Consider the many amazing miracles of Jesus that Mark reports in chapters five and six of his gospel account. In Mark 5, Jesus heals a demon-possessed man as well as a woman with a continual bleeding issue. He then raises a 12-year-old girl from the dead. In Mark 6:7-56, Jesus gives the 12 apostles power over unclean spirits, so that they “cast out many demons, and anointed with oil many who were sick, and healed them” (6:7,13). Later, Jesus miraculously feeds 5,000 men (plus the women and children; Matthew 14:21), with only five loaves of bread and two fish. He then walks on water. Mark 6 concludes with these words: “Wherever He [Jesus] entered into villages, cities, or the country, they laid the sick in the marketplaces, and begged Him that they might just touch the hem of His garment. And as many as touched Him were made well.”
Mark’s account of Jesus’ limited miracles in Nazareth is immersed in an overall context of Him working all manner of miracles, including raising someone from the dead. What’s more, Jesus was actually “able” to heal a “few sick people” in Nazareth (6:5). Given all of these facts, one should, at the very least, seriously question the critics’ conclusion that Jesus was simply not powerful enough to work more miracles in His hometown. The overall context of the passage implicitly testifies to a different conclusion: that is, Jesus chose not to work more miracles in Nazareth because of the circumstances.
Even though Jesus spoke astonishing words of wisdom (Mark 6:2) like “no man ever” (John 7:46; Matthew 7:28-29), and though He performed “mighty works” (Mark 6:2), including healing some of Nazareth’s sick (6:5), overall, the town disbelieved that He was the prophesied Messiah (Luke 4:16ff.). The inhabitants not only rejected Him (despite the wonders that He had already worked), but they were so enraged by His teachings that they “thrust Him out of the city” and “led Him to the brow of the hill on which their city was built, that they might throw Him down over the cliff” (Luke 4:29). At such hard-hearted unbelief, Jesus “marveled” (Mark 6:6).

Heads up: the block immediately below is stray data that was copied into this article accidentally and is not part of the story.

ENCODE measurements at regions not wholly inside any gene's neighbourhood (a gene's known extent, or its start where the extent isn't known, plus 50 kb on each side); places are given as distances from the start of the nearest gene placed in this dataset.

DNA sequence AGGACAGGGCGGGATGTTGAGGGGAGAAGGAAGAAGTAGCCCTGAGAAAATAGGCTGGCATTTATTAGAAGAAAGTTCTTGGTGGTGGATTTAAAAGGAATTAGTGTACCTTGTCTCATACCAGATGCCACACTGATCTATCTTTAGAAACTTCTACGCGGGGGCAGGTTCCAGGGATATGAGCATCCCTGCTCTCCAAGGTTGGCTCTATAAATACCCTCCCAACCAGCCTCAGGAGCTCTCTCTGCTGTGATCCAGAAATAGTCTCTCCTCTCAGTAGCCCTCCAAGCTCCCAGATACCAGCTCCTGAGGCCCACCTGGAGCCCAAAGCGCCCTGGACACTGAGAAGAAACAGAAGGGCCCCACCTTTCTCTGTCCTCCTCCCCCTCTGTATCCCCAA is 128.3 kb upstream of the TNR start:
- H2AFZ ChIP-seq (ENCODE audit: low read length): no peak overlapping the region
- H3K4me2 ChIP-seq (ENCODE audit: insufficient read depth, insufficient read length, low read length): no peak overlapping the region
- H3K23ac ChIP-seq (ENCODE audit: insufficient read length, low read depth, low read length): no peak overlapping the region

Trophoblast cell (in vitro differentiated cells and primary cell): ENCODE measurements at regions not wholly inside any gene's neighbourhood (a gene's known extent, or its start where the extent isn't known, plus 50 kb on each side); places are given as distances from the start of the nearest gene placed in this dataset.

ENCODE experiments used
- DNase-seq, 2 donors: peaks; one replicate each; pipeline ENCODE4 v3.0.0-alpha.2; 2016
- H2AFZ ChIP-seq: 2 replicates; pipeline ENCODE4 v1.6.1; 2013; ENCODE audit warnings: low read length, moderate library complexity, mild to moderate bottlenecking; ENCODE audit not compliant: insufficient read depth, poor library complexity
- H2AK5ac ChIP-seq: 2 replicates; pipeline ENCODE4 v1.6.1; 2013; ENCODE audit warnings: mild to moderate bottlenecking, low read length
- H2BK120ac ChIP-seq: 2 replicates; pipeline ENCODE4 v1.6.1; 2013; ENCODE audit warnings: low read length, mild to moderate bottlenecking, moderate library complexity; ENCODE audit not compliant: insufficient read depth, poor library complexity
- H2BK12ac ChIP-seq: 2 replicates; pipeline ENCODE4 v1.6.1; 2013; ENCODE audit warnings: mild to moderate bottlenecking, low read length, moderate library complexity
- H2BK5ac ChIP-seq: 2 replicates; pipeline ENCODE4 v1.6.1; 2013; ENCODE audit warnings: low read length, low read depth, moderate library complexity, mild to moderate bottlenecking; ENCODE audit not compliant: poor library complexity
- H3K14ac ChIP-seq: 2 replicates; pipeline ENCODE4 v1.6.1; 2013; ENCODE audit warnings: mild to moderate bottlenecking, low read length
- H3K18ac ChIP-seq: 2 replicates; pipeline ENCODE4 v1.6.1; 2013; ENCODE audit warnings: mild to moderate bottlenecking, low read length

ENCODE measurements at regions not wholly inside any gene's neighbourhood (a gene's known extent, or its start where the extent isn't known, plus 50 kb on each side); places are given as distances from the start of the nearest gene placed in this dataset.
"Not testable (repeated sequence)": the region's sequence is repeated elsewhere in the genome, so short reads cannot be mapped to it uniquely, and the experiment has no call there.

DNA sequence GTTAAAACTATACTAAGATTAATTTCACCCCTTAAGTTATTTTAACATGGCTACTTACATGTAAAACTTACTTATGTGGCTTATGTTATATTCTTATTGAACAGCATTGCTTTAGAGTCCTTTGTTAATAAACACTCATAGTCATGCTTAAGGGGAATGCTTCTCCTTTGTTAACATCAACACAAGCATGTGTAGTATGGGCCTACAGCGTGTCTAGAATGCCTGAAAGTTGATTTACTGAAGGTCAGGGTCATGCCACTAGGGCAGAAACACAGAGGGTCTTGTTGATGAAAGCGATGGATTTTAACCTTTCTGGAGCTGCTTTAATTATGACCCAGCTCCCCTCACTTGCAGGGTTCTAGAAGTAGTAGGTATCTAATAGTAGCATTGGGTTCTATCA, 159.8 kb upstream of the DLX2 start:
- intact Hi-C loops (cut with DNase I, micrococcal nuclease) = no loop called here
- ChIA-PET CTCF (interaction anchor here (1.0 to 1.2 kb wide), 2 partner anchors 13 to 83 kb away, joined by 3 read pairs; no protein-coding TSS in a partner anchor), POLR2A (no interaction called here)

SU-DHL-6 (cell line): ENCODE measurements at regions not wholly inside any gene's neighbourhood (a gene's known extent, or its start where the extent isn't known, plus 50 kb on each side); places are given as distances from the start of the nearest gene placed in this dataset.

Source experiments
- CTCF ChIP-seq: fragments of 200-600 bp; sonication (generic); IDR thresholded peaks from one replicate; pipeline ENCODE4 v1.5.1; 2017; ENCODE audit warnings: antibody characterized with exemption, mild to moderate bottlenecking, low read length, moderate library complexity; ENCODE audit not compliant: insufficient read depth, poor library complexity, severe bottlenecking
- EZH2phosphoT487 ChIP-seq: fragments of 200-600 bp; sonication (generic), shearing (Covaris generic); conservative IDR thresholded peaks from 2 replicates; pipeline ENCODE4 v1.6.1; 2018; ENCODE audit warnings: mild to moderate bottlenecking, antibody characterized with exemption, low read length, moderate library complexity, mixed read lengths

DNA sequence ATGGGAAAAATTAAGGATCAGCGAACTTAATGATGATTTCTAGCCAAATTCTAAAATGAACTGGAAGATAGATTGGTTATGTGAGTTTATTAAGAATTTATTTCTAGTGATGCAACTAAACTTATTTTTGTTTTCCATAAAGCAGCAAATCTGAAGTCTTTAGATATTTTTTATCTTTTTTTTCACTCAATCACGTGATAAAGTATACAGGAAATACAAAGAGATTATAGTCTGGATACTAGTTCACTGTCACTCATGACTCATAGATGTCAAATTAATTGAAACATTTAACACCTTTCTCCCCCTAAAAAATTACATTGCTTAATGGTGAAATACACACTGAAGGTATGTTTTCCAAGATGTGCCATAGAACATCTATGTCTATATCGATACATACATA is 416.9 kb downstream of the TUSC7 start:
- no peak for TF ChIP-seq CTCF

Jesus knew that more miracles was not the answer. He had provided sufficient evidence for those of His hometown to come to the rational conclusion that He was not merely the son of Joseph and Mary; rather, He was One on Whom Isaiah prophesied “the Spirit of the Lord” would rest (Luke 4:18). Yet, they kicked Him out of the city anyway. He was the miracle-working, prophesied Messiah, yet it appears that no amount of evidence would change Nazareth’s unbelief.
In short, the circumstances of unbelief in Nazareth made it so that “He could do no mighty work there” (Mark 6:5). Perhaps no more than a few people even bothered to come to Jesus for healing. Or perhaps others came to Jesus, but they approached Him in a disingenuous, mocking manner. Whatever the case may have been, Jesus chose to work no more miracles in Nazareth than He did (before being thrown out of the city). Thus, the problem in Nazareth was not one of powerlessness on the part of Christ, but the inhabitants’ strong unbelief (and all that went along with it).
1 See “Jesus is a False Messiah” (2016), www.evilbible.com/do-not-ignore-the-old-testament/jesus-is-a-false-messiah. See also Steve Wells (2016), “How Much Power Did Jesus Have?” www.skepticsannotatedbible.com/contra/power.html.